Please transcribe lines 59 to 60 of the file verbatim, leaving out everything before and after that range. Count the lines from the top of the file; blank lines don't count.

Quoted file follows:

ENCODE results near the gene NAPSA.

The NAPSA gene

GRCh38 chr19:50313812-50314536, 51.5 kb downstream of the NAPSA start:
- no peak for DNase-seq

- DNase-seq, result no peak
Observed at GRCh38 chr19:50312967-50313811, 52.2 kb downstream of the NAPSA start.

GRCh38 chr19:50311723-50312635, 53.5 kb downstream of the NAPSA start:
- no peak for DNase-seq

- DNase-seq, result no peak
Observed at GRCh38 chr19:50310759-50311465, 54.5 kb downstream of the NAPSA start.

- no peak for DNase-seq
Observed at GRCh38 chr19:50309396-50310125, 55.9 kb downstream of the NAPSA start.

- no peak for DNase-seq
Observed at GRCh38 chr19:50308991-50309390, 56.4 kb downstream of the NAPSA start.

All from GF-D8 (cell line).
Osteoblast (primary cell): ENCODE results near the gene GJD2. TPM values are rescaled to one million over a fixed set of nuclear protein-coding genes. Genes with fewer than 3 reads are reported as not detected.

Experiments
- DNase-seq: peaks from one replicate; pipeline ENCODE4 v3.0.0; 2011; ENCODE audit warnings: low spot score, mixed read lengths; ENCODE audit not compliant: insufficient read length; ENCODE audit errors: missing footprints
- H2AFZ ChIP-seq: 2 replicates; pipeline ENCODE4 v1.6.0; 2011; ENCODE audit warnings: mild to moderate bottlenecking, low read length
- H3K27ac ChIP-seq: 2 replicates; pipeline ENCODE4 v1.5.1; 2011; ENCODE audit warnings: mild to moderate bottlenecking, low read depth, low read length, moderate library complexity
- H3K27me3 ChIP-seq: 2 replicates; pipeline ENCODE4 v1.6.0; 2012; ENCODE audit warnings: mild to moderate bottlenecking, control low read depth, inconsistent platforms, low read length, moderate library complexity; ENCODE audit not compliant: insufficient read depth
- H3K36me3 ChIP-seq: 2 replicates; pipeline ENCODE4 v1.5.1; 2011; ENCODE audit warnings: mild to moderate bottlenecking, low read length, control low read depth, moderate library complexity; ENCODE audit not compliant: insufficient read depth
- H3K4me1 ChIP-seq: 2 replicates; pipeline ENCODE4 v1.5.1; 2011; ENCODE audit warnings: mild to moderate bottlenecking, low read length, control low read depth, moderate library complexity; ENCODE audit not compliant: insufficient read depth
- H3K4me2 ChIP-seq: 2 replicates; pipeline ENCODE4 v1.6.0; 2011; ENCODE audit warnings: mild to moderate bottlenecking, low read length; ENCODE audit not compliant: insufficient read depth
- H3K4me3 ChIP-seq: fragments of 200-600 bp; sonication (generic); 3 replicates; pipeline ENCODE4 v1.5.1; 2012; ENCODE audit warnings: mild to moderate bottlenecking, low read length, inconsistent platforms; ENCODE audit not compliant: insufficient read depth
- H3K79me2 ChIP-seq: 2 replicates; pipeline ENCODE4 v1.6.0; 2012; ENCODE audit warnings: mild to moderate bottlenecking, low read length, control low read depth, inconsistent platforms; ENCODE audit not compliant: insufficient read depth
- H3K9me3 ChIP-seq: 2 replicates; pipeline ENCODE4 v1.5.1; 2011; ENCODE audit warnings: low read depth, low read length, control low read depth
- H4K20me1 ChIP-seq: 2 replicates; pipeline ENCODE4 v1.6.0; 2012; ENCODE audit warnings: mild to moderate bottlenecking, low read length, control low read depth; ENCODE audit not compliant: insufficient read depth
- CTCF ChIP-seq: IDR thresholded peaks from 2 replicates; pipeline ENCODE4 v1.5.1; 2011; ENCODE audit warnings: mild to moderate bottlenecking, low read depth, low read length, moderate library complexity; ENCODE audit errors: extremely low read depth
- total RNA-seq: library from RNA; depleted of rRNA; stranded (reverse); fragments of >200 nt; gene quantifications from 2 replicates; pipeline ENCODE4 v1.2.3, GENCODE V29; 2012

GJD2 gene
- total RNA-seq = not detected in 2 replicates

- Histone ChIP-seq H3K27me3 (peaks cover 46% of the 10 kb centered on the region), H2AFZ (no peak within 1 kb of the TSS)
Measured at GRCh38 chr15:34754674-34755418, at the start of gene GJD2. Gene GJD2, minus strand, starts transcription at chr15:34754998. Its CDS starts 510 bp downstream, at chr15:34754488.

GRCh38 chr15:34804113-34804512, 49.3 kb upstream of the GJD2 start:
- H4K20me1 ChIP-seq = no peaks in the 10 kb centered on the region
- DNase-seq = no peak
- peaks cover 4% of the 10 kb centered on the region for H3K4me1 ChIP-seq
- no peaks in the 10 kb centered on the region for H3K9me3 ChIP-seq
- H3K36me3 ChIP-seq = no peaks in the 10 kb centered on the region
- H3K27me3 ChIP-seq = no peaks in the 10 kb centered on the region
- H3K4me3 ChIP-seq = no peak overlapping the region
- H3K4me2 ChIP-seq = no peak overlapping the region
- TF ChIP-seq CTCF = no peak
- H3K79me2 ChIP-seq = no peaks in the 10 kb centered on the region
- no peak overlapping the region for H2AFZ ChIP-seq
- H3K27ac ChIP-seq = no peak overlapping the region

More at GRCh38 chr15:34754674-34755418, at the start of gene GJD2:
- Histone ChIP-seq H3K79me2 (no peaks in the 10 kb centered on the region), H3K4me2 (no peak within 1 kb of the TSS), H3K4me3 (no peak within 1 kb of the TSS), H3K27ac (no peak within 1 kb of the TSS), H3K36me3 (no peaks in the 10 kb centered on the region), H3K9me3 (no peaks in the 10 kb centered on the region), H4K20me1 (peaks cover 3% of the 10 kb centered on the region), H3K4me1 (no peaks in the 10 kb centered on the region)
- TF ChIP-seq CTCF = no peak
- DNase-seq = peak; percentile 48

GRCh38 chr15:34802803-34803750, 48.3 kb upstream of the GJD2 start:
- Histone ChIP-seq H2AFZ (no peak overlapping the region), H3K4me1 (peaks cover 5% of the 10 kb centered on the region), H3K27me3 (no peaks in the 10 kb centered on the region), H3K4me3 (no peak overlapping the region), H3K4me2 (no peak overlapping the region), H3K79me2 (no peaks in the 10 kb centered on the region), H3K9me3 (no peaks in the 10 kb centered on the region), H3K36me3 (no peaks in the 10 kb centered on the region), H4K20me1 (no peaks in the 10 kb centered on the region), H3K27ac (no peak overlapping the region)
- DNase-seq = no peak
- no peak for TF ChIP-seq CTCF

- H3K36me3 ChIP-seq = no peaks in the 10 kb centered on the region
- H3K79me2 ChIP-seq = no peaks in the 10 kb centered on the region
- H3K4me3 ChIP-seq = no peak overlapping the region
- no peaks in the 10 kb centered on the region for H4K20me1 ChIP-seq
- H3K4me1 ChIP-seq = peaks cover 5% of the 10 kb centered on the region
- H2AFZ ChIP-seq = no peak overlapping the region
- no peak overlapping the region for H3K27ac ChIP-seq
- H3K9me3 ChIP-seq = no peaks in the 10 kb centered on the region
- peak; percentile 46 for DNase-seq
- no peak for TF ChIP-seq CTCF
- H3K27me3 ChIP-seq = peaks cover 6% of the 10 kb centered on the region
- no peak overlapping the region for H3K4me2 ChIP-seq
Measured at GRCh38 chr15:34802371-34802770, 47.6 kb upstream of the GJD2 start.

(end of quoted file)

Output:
- no peaks in the 10 kb centered on the region for H4K20me1 ChIP-seq
- H3K4me1 ChIP-seq = peaks cover 5% of the 10 kb centered on the region